Review: The Strange and Beautiful Sorrows of Ava Lavender by Leslye Walton

Author: Leslye Walton 
Title: The Strange and Beautiful Sorrows of Ava Lavender
Format/Source: Hardcover/library 
Published: March 2014
Publisher: Candlewick Press
Length: 301 pages
Genre: Young adult/magical realism
Why I Read: Description sounded fantastic
Read If You’re: New to magical realism or YA
Quote: “After failing every other attempt to get the ornithologist to notice her […] Pierette took the extreme step of turning herself into a canary” (14).
Rating:  ★★★★½ [ratings guide]
Links: GoodReadsIndieBound Chapters | Amazon 

I finished this book near the beginning of June. It’s taken me weeks to write this review because I kept lending it to people. This is my favourite read of the year so far.

Before I discuss the story, I want to note that The Strange and Beautiful Sorrows of Ava Lavender is a fantastic example of young adult fiction that does not hold to the usual tropes and conventions of the genre.  I thought about not labelling this book as YA, but I think both people who only love YA or only love literary fiction should try out this book. The book doesn’t feel like YA to me, aside from the teen protagonist. I read a few interviews with Leslye Walton where she mentions that she did not intend to sell the book as young adult. She notes, “I actually didn’t write it with the intention of selling it as Young Adult because there isn’t a lot of strong literary YA out there, not that there isn’t any” (The Poetics Project interview; click for more).

I think this could be a good read for those unsure about magical realism, or for those who want to give it a try. Magical realism is “a genre where magic elements are a natural part in an otherwise mundane, realistic environment” (Wiki).  There are light touches (i.e., don’t have major impact on the plot/major component of the plot) of magical realism throughout the first part of the novel, until Ava’s birth.  Ava’s wings are the major instance of magical realism in the book, yet they are not treated as wholly unremarkable. Most characters find her wings fascinating and unusual but don’t seek reasoning for them.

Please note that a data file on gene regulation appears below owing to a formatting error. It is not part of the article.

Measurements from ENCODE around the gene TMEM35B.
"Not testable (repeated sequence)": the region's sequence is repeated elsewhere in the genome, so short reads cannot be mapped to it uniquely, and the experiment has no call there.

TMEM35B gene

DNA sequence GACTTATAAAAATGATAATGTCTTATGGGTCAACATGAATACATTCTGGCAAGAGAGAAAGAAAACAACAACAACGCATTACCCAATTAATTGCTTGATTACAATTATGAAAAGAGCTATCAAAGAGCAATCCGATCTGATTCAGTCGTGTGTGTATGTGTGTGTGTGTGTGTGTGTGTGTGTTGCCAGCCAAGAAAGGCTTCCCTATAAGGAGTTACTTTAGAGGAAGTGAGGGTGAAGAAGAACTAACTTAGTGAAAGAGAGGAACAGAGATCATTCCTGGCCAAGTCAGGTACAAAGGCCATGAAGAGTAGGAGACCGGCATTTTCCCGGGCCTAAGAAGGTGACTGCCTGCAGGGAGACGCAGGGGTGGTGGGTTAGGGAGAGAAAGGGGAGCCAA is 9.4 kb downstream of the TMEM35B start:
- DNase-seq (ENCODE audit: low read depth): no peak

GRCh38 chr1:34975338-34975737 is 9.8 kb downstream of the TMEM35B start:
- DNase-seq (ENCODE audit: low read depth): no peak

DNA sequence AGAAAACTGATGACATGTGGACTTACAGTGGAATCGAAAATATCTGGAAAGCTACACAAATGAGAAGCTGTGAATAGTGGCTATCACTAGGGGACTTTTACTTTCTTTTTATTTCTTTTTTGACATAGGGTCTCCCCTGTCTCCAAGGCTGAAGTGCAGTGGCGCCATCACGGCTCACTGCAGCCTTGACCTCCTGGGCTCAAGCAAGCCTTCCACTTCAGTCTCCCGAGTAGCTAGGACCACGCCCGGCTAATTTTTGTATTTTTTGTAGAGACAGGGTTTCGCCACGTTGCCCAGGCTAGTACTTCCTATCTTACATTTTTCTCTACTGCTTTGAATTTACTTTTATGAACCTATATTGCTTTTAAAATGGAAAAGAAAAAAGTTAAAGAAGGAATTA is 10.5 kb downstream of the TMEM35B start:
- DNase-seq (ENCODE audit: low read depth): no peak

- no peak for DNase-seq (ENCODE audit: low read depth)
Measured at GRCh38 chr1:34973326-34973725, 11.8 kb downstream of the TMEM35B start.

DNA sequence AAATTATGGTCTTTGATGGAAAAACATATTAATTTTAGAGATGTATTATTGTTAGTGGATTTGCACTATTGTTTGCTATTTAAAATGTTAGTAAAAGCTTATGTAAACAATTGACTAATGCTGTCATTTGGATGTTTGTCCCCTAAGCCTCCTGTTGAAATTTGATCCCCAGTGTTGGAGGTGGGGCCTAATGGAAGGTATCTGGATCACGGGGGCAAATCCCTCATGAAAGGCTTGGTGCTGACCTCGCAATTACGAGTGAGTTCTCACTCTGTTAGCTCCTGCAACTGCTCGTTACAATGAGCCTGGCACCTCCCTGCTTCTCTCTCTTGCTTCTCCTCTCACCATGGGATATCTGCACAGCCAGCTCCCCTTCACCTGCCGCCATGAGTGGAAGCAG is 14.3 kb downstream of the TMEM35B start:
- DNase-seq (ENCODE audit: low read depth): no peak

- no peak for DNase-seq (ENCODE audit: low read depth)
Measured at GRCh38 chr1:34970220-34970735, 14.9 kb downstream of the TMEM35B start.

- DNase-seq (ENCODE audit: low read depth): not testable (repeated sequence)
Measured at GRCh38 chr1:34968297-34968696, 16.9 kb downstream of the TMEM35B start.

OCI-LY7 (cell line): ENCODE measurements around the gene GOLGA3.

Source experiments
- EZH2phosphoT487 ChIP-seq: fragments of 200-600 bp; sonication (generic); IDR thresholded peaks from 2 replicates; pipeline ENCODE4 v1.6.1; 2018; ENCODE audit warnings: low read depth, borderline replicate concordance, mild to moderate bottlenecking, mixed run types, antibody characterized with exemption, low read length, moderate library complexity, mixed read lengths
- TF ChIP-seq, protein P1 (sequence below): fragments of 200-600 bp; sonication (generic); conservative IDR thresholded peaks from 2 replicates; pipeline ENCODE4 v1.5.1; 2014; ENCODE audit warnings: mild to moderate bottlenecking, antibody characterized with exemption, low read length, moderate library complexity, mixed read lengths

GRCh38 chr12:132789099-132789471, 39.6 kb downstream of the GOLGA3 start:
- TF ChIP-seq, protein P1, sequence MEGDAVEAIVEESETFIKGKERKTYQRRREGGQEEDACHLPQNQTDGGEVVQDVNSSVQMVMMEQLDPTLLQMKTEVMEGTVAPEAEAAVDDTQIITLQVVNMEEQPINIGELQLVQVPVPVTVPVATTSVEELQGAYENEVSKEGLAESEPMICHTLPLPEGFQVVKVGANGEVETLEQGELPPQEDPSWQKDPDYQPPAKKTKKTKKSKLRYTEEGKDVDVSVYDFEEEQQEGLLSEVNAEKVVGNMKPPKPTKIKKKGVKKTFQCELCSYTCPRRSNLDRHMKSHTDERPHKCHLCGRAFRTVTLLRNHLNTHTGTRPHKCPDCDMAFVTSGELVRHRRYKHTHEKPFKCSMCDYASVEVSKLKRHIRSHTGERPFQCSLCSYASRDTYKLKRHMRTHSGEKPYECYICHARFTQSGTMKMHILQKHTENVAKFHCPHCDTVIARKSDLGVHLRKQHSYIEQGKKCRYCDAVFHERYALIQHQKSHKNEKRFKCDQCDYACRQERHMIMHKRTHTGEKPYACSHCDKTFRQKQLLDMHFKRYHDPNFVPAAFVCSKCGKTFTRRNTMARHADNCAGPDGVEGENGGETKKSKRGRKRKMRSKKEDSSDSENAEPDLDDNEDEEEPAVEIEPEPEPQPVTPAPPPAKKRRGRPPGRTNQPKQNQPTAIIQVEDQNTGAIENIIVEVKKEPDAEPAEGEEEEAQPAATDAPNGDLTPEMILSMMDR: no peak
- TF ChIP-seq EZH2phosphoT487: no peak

The book’s titular character only begins to feature a third of the way through the story – first we are introduced to her grandmother and mother. I enjoyed this generational approach. It was not as sentimental or nostalgic or romanticized as it might have been. Emilienne and Viviane are as fascinating and well-developed as Ava. They take a less prominent role when Ava starts to tell her story, but they remain present and active.

Other characters will grasp your attention just as well. I found myself frightened of Nathaniel (rarely am I truly frightened of a character), who initially appears to be very grounded – perhaps this is why he is so frightening. I read Henry, Ava’s twin brother, as autistic but given the genre of the story his peculiarities seem to be part of the magic (which might raise thoughts on what’s truly real, or magical, or abnormal…).

I haven’t yet mentioned the prose, which is another area where Walton shines. I doubt my own words could do it justice so here is a random passage (I literally opened up the book and wrote down the first paragraph I saw…it’s perhaps not the most magical or stunning but it gives you a good taste of the rhythm and style of the prose):

In the end, Viviane all but raised herself – meals were yesterday’s pastries; baths and bedtimes were rarely enforced. Her childhood was spent amid the scents and sounds of the bakery. It was her sticky fingers that topped the Belgian buns with glazed cherries, her hands that warmed the pie dough. As a toddler, she could easily whip up a batch of profiteroles, standing on a chair and calmly filling each choux pastry with cream. With barely a sniff of the air, Viviane Lavender could detect the slightest variation in any recipe – a talent that she would perfect in later years. Yes, Viviane spent many hours in the bakery. Her mother barely acknowledge she was there. (53)

Please noteThe next paragraph contains spoilers. Skip to The Bottom Line to avoid.

The only part of the novel that I thought fell short of the rest of the story was the denouement. I thought the assault scene itself was well-written: intense and painful without being graphic. However, Ava’s recovery is practically non-existent. She narrates the story from a personal perspective but suddenly the reader receives little of how she feels, how this event affects her beyond physical consequences. Perhaps we the readers are now cut off from her because of her suffering?

The Bottom Line: A lyrical, sorrowful novel straddling the boundaries of magical realism, literary fiction, and young adult. Plot, characters, and prose are all in strong form. Highly recommended.

Elsewhere: